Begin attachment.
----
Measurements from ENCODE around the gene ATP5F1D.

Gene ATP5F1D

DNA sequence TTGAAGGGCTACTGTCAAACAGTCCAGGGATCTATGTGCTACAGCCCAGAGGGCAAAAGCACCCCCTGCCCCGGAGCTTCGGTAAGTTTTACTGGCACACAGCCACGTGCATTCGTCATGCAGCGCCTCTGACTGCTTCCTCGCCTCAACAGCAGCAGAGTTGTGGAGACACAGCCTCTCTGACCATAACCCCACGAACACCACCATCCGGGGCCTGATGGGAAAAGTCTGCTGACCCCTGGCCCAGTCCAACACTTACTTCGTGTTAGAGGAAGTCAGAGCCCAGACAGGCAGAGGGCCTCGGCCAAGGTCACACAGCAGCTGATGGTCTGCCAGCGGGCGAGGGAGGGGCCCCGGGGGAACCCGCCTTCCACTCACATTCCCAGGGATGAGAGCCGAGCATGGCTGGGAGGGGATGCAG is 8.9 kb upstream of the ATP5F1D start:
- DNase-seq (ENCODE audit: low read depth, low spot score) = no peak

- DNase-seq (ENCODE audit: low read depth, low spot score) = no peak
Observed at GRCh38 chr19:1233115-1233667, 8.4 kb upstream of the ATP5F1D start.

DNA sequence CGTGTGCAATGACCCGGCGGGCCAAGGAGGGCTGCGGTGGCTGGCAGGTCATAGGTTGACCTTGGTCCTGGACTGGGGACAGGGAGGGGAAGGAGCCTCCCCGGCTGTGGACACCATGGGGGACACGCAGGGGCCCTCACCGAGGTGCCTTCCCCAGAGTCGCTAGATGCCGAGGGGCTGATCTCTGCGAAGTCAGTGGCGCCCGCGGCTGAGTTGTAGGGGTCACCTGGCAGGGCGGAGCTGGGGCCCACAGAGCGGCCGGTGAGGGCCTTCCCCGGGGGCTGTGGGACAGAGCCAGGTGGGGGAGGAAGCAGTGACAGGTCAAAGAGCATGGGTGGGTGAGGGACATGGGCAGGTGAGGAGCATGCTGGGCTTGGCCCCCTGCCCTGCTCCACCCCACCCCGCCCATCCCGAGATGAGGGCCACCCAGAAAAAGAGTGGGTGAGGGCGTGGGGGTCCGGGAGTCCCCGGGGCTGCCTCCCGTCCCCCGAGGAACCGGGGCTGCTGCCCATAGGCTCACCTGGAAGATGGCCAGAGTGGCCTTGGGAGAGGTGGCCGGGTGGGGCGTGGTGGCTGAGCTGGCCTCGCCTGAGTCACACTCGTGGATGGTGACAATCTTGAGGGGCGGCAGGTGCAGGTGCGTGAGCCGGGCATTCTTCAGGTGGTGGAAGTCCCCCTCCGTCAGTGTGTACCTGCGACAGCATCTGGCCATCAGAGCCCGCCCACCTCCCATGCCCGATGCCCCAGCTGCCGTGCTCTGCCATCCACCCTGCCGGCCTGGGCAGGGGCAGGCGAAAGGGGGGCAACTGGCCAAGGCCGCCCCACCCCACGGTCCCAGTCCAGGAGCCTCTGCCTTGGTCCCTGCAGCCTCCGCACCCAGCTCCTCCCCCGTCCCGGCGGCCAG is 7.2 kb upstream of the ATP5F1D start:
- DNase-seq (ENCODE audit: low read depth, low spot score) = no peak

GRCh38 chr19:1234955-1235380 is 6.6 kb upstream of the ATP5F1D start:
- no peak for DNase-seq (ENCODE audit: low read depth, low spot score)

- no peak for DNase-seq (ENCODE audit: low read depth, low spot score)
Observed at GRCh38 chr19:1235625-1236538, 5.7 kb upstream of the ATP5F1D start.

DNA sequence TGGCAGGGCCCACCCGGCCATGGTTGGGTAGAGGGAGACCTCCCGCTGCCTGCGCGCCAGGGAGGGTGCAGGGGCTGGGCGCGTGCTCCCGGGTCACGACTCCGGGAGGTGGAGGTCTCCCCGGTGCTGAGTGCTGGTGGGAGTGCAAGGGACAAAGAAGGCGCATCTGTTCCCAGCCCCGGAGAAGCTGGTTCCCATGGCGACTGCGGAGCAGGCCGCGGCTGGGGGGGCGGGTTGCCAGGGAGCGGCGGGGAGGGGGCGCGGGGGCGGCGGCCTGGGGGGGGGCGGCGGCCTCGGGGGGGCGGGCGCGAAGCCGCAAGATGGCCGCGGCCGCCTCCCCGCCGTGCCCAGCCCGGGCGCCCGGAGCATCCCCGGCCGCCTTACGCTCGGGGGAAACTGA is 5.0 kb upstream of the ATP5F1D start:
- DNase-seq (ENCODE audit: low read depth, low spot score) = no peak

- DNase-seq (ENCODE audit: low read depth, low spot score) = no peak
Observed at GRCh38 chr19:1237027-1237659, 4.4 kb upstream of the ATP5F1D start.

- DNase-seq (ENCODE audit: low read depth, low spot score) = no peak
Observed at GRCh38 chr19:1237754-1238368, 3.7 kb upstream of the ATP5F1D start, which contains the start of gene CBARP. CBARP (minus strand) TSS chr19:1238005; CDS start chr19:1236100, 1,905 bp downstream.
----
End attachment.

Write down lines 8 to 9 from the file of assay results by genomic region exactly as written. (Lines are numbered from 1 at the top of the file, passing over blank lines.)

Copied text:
- DNase-seq (ENCODE audit: low read depth, low spot score) = no peak

GRCh38 chr19:1234955-1235380 is 6.6 kb upstream of the ATP5F1D start: